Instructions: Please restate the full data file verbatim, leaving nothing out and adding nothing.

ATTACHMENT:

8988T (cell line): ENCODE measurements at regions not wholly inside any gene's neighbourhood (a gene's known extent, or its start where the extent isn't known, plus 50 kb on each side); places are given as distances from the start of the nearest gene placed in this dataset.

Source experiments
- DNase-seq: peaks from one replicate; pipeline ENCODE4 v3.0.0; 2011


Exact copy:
8988T (cell line): ENCODE measurements at regions not wholly inside any gene's neighbourhood (a gene's known extent, or its start where the extent isn't known, plus 50 kb on each side); places are given as distances from the start of the nearest gene placed in this dataset.

Source experiments
- DNase-seq: peaks from one replicate; pipeline ENCODE4 v3.0.0; 2011